Fabio Giolito explores three new CSS color features that landed in Safari Technology Preview:
Relative color syntax, e.g.
background-color: hsl(from var(--theme-primary) h s 90%);
background-color: hsl(from var(--theme-primary) h s 80%);
background-color: hsl(from var(--theme-primary) h s 70%);
CSS color-contrast, e.g.
color: color-contrast(var(--theme-primary) vs white, black);
CSS color-mix, e.g.
color: color-mix(var(--theme-primary), black 10%);
color: color-mix(var(--theme-primary), black 20%);
When embedding a GitHub Gist using a script tag, its contents gets injected into your page’s DOM. As the injected wrapper node has a .gist class, it’s perfectly possible to customize the appearance on your own site. Will Boyd walks us through it.
Will also created a repository with several pre-built themes. Simply add one of the CSS files to your page, and you’re good to go.
In CCS there are several ways to notate color values. Basically we have three options:
Using a Keyword: e.g. black
Hexadecimal Notation: e.g. #000000, #000, and #000000FF
Functional Notation: e.g. rgb(0, 0, 0), rgba(0, 0, 0, 1)(and the hsl()/hsla() variants)
The CSS Color Module Level 4 specification adds an extra variation to the Functional Notation: it allows you to separate the individual RGB (or HSL, etc.) values using spaces instead of commas, e.g. rgb(0 0 0);.
rgb(), rgba(), hsl(), and hsla() have all gained a new syntax consisting of space-separated arguments and an optional slash-separated opacity.
Above that rgba() has become an alias for rgb(), so our colors in CSS – using the Functional Notation – will soon look as follows:
The input type colour supports the list attribute, which allows you to define a preset list of options. The colours need to be defined as hexadecimal colours. They can be defined as values or text inside the option tags, but the values take precedence.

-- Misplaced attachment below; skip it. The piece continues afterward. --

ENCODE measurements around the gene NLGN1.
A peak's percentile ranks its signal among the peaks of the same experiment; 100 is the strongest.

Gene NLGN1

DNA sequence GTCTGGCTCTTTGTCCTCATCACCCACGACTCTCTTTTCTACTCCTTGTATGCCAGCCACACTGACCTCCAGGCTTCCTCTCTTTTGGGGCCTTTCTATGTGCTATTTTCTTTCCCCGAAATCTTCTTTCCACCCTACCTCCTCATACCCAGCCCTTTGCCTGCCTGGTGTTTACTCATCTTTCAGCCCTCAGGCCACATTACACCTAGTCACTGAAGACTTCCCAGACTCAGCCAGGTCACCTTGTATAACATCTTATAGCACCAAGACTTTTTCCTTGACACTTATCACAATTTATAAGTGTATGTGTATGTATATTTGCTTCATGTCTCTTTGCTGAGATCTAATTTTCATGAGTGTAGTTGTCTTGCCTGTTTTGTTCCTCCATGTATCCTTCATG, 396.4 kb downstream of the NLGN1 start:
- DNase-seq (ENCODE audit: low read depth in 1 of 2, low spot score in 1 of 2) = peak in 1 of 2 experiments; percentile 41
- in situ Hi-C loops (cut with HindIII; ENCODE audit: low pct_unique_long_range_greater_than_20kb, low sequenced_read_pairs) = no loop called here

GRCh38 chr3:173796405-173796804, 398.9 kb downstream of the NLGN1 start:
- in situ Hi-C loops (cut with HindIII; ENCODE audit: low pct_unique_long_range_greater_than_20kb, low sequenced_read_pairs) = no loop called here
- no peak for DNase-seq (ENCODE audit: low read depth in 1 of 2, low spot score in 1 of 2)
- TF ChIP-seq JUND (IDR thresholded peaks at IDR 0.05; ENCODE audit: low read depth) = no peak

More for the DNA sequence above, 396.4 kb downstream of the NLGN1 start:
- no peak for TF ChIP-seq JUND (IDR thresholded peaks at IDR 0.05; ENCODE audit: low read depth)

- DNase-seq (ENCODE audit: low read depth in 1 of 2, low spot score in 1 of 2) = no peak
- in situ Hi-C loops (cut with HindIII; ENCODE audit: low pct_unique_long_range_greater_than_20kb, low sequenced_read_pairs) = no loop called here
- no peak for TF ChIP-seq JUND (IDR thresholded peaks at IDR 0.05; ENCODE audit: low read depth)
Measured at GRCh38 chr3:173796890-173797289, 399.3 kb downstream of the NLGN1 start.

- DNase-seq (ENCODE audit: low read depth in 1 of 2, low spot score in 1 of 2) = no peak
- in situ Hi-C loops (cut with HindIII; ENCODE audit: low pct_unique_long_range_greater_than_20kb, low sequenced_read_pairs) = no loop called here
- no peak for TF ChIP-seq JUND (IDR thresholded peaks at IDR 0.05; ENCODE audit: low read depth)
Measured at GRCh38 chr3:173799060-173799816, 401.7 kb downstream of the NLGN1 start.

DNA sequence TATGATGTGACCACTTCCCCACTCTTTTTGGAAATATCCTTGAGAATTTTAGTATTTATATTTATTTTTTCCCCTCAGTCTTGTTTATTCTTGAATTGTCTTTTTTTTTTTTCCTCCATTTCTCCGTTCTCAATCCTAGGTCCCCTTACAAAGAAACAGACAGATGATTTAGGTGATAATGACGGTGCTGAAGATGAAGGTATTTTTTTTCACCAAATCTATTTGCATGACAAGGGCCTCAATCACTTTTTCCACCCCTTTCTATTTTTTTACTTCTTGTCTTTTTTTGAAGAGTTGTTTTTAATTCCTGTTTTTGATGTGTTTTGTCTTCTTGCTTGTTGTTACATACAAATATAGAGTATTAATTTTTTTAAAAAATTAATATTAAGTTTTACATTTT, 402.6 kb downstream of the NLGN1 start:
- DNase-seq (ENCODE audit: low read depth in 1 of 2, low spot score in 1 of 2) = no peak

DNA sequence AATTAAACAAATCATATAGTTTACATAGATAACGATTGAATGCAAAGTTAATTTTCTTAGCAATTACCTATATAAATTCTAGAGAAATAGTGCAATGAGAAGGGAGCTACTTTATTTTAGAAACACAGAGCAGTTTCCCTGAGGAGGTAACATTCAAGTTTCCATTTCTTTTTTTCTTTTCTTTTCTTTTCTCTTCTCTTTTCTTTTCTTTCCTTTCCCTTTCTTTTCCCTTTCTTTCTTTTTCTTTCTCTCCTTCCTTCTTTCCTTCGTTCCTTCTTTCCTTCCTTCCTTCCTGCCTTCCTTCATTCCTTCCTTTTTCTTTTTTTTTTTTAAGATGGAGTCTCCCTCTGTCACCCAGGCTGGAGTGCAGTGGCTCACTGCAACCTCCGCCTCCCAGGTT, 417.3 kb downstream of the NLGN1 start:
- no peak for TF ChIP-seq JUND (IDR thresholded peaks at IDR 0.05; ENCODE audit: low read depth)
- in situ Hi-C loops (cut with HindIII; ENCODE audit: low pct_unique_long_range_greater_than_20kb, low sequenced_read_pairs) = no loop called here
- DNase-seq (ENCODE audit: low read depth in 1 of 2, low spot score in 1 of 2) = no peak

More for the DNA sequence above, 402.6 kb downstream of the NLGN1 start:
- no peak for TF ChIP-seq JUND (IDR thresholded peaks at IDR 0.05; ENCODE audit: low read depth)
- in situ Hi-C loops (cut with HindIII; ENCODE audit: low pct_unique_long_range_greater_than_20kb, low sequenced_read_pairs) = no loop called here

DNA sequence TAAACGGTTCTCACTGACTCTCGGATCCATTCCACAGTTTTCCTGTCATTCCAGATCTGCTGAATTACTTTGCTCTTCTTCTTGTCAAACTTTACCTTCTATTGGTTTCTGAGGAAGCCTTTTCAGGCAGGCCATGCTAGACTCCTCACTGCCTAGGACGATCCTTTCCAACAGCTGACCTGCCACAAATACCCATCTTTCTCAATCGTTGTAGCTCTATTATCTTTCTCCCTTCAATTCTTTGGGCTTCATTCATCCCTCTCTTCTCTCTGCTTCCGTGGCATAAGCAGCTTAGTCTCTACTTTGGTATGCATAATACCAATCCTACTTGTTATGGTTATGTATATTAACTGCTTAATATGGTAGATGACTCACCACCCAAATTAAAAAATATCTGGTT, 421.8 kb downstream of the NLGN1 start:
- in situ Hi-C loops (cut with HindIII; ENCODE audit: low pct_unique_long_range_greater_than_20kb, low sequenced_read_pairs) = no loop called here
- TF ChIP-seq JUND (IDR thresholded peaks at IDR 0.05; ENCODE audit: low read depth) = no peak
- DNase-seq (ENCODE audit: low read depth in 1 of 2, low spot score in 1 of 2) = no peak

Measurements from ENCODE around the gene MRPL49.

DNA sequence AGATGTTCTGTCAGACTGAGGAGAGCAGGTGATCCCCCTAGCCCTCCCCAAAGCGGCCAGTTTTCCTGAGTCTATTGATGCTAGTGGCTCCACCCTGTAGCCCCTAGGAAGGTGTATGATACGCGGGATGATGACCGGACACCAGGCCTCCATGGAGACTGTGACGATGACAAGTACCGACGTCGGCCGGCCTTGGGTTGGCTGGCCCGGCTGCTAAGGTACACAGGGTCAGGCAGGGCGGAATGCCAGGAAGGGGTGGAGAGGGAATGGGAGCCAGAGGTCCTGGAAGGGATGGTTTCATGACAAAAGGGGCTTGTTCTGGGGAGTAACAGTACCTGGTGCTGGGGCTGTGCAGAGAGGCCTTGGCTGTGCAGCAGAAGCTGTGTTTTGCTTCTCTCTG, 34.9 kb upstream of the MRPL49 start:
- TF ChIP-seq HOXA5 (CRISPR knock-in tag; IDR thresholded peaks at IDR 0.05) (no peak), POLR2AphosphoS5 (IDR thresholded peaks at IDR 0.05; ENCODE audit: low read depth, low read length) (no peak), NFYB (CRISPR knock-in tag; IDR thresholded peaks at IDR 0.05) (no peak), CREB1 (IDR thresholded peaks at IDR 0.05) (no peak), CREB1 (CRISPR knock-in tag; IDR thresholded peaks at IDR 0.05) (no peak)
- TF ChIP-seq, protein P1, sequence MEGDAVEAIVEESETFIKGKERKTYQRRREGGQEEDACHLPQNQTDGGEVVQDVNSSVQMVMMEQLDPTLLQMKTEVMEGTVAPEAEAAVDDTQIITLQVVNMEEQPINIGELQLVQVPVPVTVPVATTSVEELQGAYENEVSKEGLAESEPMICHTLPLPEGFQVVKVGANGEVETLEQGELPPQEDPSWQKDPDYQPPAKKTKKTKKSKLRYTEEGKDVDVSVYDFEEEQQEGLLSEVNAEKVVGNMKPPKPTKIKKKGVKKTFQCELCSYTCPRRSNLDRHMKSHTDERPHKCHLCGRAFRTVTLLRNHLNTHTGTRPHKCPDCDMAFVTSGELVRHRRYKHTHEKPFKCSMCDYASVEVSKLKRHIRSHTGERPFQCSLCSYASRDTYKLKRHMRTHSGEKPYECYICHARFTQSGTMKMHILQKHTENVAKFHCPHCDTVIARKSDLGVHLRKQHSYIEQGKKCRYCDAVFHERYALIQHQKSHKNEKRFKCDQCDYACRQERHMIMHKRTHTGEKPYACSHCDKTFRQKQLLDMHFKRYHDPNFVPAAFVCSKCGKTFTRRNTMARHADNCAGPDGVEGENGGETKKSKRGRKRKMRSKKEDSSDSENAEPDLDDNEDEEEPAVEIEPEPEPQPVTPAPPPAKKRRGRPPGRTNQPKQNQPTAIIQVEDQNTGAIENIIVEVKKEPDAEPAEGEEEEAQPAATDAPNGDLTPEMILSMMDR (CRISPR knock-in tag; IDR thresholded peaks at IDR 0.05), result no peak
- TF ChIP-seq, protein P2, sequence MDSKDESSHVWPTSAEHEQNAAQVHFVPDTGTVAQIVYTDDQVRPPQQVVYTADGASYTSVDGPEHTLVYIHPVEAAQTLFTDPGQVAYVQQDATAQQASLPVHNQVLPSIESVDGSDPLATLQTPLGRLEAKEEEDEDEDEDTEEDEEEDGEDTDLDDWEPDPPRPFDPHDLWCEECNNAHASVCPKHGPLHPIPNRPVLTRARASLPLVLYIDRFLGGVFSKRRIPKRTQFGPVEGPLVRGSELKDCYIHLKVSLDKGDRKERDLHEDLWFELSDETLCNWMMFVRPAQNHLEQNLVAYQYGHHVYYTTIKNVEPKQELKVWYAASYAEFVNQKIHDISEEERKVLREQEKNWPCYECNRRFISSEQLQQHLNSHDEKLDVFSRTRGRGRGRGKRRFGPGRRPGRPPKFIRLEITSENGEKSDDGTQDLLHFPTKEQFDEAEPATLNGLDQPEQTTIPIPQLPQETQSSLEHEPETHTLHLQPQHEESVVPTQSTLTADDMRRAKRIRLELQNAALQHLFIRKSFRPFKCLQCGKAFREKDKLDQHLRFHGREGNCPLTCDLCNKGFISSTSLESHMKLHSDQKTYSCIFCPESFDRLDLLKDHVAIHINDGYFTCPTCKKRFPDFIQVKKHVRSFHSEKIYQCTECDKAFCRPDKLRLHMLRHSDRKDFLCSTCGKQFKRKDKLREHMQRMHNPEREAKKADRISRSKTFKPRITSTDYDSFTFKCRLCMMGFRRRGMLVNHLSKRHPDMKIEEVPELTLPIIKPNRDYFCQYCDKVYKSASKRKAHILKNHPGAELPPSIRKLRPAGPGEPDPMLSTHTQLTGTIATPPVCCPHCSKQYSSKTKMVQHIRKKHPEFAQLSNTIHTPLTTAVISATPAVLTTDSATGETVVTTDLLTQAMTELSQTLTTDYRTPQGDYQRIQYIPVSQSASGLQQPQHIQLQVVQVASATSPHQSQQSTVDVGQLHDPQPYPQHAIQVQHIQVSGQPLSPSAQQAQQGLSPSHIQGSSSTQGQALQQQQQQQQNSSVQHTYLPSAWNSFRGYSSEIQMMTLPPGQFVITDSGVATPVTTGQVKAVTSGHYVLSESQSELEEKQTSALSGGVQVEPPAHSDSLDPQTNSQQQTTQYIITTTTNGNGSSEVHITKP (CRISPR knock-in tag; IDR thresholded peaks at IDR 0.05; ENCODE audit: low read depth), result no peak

Pictured at the top of this post is how Chromium-browsers render the following snippet:
When diving you’ll notice that the colors start acting up: everything will become more washed out (and look more green/blue) from the moment you look down in the water, and everything will become darker as you descend. Colors like red go first: at a depth of 10m it looks brown. To correct this, underwater photographers like myself use red filters or software in post-production. The cleverly named “Sea-Thru” is an algorithm that can do this automatically:
Sea-thru’s image analysis factors in the physics of light absorption and scattering in the atmosphere, compared with that in the ocean, where the particles that light interacts with are much larger. Then the program effectively reverses image distortion from water pixel by pixel, restoring lost colors.
Here’s a comparison gif:
It comes with one big caveat though:
One caveat is that the process requires distance information to work.
I’m pretty sure that you’ll only need to do this once per type of water. With my own GoPro it usually takes me a dive or two to get my settings right and then I can continue on using with the same settings (at the same location and under the same conditions)
While there are an increasing number of good color palettes out there, not all of them are applicable to charts and data visualizations. Our approach to visualization color palettes is to make natural gradients that vary in both hue and brightness. By doing this, our palettes are accessible by people who are color blind, obvious for others, and works with anywhere from one to twelve data series.